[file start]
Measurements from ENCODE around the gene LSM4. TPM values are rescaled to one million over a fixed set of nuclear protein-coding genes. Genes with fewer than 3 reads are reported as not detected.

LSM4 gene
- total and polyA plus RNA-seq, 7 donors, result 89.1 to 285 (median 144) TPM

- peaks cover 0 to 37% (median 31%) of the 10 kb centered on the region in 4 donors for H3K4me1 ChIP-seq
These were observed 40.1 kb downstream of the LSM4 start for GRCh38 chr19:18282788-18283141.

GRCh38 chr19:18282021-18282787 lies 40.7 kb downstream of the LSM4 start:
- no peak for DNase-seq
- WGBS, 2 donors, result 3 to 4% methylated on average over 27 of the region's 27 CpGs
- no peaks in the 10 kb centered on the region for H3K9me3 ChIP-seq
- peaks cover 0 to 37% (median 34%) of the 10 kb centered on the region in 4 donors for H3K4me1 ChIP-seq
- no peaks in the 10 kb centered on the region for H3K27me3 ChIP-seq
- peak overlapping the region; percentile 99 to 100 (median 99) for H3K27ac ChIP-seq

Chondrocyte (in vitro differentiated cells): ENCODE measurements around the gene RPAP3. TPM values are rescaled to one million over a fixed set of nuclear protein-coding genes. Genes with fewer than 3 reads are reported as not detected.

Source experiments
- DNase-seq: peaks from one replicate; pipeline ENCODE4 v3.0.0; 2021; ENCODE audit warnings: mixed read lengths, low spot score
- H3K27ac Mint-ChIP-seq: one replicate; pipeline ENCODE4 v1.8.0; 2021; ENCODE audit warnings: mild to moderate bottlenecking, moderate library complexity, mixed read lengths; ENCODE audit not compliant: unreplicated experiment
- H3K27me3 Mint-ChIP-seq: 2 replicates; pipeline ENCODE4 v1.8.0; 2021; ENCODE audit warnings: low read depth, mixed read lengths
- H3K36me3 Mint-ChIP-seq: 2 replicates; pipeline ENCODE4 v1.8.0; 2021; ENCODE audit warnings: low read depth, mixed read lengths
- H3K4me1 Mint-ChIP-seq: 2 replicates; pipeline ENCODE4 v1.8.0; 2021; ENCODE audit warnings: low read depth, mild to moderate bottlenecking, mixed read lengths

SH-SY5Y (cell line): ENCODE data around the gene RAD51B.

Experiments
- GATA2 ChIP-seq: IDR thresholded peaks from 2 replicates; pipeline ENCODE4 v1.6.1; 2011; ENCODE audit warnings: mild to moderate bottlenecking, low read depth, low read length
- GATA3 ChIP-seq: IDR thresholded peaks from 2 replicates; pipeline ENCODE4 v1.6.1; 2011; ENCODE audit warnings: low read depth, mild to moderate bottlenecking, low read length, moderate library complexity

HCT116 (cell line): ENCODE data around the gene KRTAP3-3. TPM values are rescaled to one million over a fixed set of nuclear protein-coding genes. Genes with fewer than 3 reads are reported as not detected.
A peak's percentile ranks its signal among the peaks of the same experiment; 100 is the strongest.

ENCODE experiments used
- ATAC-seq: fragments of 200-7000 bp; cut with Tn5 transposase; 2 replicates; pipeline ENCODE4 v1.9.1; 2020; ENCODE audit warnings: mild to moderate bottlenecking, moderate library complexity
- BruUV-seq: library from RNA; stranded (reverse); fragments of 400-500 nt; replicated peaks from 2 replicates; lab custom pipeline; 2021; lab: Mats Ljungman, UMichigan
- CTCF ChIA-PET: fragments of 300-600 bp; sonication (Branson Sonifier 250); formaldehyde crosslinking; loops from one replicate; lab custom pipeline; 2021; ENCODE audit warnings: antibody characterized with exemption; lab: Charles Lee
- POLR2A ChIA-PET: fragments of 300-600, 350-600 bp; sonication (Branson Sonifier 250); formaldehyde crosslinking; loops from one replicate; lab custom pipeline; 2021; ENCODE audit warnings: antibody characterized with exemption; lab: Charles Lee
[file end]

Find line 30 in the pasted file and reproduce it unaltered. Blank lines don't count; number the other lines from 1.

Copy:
- POLR2A ChIA-PET: fragments of 300-600, 350-600 bp; sonication (Branson Sonifier 250); formaldehyde crosslinking; loops from one replicate; lab custom pipeline; 2021; ENCODE audit warnings: antibody characterized with exemption; lab: Charles Lee